Nintendo 3DS Hands-On: Does It Live Up to the Hype?

We've covered Nintendo's 3DS plenty these last few months, and with good reason. Nintendo's DS platform currently qualifies as the second-bestselling game console in the world, just a few million units behind Sony's PlayStation 2. That, and we're as curious as you about the glasses-free 3D experience. Will it be enough to fend off Sony's Next Generation Portable (NGP) and Apple's rapidly expanding iOS gaming platform?

We recently had a chance to put a few of the Nintendo 3DS launch titles through their paces, including Pilotwings, Steel Diver, Nintendogs + Cats, Super Street Fighter IV 3D. We also allowed Nintendo to guide us through some of the 3DS's built-in features like Street Pass, the gyroscopic motion controls, and the augmented reality angle.

Read on for our impressions, and have a look at our video hands-on, too.

Patrick Miller, Staff Editor: I wasn't hyped for the 3DS in the slightest until I got a chance to play with it. Frankly, if I hadn't been a devoted Nintendo DS owner, I would probably have been a bit confused by the various mishmash of features: Augmented reality games, motion controls, Street Pass, and so on. However, having seen game developers take the original Nintendo DS's unorthodox feature set and turn it into some of the most innovative games I've ever seen, I'm officially stoked.

I can see myself carrying one everywhere thanks to the Street Pass features, which allows various games to interact with other 3DS-toting people (Super Street Fighter IV 3D, for example, allows your character to "battle" other passers-by while your 3DS is in standby mode), and the Games Coin function, which allows me to earn in-game currency simply by walking around with 3DS in tow (think pedometer with perks). Likewise, the camera-based augmented reality game features (demoed in a game called FaceRaider) are just the tip of the iceberg. Give me a Phoenix Wright title for the 3DS and I'm sold.

When it comes to the 3D technology itself, I was less than impressed. The 3D effect basically makes the 3DS screen appears as though you're looking into a diorama, and it wasn't fantastic. It's neat, but not a game-changer as far as I'm concerned.

Alex Wawro, Editorial Assistant: After an hour goofing around with the hardware, I can tell you it works, and it works well. Oddly enough, the 3D effect is the least interesting aspect of the 3DS. It's entrancing for about half an hour, but the image depth is rather limited. Most of the games and movies we saw topped out at what appeared to be an inch or so of simulated depth. Part of the appeal of 3D movies like Avatar or Tron: Legacy is being able to peer past the first "layer" of 3D to explore the world at leisure, but I didn't get that when playing Pilotwings or Steel Diver, and I think it may be because the screen is just physically smaller and more limited when simulating depth. The augmented reality stuff that comes bundled with the system is arguably more exciting, though the AR game we saw was just a simple snipe hunt designed to show off the tech.

Nate Ralph, Staff Editor: The best part of finally seeing the 3DS in action? That child-like wonder on a colleague's face while we checked out the augmented reality apps Nintendo had on display. I'll be honest--I don't see myself ever firing up Face Raiders or its ilk once the initial new-gadget honeymoon period has passed. But there's a latent sense of immersion rolled into the experience, and I can't help but daydream about the possibilities. Think N64's Pokemon Snap, with your backyard as the Safari Zone. Or Paper Mario, with your cluttered desk as the stage. The actual "3D" part of the experience was quaint, but it's going to take a fair bit of creative game development to get me to toggle the depth slider away from the "off" position.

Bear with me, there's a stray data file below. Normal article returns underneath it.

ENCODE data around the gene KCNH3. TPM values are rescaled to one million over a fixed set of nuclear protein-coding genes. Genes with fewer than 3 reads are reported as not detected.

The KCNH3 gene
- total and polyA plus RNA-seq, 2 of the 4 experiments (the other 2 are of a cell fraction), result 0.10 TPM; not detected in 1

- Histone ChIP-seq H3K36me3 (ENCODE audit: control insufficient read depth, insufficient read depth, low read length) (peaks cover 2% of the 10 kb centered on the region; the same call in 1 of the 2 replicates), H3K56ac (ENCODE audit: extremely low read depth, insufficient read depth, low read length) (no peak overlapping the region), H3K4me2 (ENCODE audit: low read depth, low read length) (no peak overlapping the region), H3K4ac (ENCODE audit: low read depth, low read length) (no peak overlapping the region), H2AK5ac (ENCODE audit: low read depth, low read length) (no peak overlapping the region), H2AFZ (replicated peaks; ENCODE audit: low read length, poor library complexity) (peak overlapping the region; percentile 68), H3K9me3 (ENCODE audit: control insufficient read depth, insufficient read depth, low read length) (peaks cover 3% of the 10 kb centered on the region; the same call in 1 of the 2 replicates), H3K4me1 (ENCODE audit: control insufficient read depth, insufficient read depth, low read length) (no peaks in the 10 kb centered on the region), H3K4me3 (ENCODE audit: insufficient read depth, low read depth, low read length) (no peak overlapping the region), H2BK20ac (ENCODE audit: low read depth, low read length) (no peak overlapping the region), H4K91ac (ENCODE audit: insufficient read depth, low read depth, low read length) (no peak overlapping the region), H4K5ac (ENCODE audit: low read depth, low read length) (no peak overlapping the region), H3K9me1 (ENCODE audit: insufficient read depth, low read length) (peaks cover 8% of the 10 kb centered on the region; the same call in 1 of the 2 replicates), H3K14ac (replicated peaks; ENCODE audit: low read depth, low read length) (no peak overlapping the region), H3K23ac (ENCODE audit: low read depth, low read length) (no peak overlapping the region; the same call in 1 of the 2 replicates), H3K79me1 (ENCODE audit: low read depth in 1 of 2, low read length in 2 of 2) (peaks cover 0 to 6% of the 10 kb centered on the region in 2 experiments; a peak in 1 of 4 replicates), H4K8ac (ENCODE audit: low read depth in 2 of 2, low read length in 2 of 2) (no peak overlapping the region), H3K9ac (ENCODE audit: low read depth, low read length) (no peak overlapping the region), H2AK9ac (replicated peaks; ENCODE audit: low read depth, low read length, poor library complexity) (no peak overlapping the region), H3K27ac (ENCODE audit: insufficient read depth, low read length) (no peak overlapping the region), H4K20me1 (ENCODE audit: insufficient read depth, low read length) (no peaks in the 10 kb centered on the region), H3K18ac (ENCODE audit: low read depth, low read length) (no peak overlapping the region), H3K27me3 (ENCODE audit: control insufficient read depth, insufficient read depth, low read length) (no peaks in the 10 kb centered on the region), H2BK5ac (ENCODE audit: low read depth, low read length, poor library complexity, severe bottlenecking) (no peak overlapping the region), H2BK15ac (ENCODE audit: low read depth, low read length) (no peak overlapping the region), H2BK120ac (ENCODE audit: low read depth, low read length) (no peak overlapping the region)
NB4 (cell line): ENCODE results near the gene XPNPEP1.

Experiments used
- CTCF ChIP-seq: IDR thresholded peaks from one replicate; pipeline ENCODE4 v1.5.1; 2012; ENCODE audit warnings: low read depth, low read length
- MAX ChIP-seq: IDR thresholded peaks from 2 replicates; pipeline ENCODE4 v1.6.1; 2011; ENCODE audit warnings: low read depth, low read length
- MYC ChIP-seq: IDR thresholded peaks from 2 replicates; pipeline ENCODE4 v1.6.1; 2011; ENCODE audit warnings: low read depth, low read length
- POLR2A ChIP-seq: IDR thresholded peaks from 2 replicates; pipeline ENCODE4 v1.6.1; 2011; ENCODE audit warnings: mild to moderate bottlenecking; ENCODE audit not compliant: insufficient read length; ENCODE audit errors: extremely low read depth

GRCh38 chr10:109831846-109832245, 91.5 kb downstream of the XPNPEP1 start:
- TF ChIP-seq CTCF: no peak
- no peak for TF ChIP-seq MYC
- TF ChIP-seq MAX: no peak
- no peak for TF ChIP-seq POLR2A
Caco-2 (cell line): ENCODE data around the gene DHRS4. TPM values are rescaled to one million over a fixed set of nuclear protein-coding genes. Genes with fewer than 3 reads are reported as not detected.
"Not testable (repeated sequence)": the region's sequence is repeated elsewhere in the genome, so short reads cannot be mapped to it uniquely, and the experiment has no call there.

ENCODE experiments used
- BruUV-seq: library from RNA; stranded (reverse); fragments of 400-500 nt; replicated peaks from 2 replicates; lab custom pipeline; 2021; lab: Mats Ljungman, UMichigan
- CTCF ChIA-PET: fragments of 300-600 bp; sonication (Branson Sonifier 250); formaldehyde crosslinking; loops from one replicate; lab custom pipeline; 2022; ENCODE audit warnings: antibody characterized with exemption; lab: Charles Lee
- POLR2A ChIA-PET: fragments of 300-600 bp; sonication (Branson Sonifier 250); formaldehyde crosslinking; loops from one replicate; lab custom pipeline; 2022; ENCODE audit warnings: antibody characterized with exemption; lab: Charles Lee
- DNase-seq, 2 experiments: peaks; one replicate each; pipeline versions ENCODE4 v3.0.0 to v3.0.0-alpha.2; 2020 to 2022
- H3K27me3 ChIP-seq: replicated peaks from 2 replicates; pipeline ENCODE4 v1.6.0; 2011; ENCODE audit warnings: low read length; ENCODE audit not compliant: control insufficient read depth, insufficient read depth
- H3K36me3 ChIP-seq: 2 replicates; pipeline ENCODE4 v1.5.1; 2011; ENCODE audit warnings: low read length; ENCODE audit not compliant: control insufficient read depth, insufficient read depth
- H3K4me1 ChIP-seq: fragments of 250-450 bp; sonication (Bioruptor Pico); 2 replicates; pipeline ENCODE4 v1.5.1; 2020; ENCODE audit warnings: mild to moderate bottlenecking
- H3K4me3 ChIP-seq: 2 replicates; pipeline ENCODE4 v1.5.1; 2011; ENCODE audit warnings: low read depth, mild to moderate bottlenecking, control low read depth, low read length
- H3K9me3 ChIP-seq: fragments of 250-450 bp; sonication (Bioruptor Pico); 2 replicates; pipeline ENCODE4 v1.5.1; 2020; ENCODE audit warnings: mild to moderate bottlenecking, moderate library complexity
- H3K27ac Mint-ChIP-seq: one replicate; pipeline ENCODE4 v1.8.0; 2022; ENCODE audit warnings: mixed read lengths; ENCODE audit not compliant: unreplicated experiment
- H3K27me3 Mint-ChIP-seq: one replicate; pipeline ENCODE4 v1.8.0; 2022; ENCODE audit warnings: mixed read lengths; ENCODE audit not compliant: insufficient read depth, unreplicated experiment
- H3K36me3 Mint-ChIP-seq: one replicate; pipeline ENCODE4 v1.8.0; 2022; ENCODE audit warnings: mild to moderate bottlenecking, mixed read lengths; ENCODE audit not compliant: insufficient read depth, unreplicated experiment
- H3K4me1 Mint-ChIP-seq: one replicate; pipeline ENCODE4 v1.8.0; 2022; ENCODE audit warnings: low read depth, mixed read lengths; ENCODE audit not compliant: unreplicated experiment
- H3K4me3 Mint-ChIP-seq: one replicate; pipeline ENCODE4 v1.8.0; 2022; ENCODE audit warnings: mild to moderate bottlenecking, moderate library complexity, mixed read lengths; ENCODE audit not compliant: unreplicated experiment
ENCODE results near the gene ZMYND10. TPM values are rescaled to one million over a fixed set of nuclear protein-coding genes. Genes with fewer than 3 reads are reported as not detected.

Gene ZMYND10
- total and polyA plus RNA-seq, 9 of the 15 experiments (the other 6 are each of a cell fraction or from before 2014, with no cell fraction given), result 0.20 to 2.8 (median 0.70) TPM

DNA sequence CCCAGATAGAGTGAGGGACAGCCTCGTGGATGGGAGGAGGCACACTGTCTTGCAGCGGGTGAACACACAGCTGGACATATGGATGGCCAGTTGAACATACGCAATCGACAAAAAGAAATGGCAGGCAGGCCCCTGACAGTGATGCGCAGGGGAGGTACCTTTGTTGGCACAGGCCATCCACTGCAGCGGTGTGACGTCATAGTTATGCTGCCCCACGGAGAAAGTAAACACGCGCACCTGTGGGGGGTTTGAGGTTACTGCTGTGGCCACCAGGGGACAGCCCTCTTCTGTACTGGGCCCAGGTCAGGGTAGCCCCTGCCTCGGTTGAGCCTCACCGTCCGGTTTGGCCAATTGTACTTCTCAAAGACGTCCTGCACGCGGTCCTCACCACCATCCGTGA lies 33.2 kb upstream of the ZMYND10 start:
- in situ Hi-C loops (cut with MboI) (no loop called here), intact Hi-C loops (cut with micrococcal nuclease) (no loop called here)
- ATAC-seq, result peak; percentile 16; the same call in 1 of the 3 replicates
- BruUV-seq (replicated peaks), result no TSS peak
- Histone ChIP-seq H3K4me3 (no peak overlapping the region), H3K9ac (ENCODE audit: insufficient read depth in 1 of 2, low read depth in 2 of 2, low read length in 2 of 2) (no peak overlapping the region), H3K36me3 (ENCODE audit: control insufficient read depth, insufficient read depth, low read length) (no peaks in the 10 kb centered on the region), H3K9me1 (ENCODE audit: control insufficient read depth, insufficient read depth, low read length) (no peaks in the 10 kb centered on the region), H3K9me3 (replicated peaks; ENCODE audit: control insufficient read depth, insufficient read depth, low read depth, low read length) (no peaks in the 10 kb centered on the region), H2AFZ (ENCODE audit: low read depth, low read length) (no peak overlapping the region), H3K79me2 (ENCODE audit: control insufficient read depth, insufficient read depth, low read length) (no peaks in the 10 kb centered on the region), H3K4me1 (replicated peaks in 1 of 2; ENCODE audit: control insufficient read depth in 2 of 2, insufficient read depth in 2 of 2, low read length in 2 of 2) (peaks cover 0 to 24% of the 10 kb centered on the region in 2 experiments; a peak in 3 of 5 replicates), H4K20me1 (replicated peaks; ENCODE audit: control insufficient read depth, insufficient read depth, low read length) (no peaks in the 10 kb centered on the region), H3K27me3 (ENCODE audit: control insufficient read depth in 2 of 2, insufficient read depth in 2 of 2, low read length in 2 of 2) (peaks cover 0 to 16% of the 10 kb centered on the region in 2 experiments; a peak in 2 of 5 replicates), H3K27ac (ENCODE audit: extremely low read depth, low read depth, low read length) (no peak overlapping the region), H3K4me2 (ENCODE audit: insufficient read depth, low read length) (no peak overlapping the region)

Jason Cross, Senior Editor: I'm a little surprised at how little I was wowed by the 3D screen, but even more surprised to hear this thought echoed by my coworkers. Yes, the glasses-free 3D screen works, and it works well, provided you don't move your head or tilt the 3D unit too much. But it doesn't really add that much to the gaming experience. It's at its best when playing the simple augmented-reality 3D games, which convincingly warped and distorted the table on which the special card was resting.

No, the real trick of the 3DS isn't 3D, it's all the other features: The hardware is considerably more powerful, making for better-looking and faster-running games. The quick "suspend mode" multitasking that lets you pop over to the web browser or notepad mid-game is a great convenience. The unified friend code system and StreetPass feature for swapping game data automatically when you just pass by someone else carrying their 3DS along with them. These are the nifty new features that make me really want the system.

Accelerometer and gyroscope controls work well, though I'm not terribly surprised at how useful they seem, given their widespread use in cell phone gaming. The big question marks are the browser and the eStore, neither of which we were able to get a look at. The Web browser on the previous Nintendo DS models was just unusably awful. I find myself downloading simpler, less expensive games these days, so a robust online store is a growing necessity.

If anything, the favorable impression I get from the 3DS only makes me more excited about Sony's upcoming NGP portable. It doesn't have a 3D screen, but it does have most of the 3D's other features, plus a few unique ideas all its own (front and back touchpads, anyone?). Confirming for myself that 3D isn't the make-or-break feature I thought it might be, but that all the other new abilities of the system are better than I expected, reaffirms that Sony's on the right path with the NGP and its substantial feature set.

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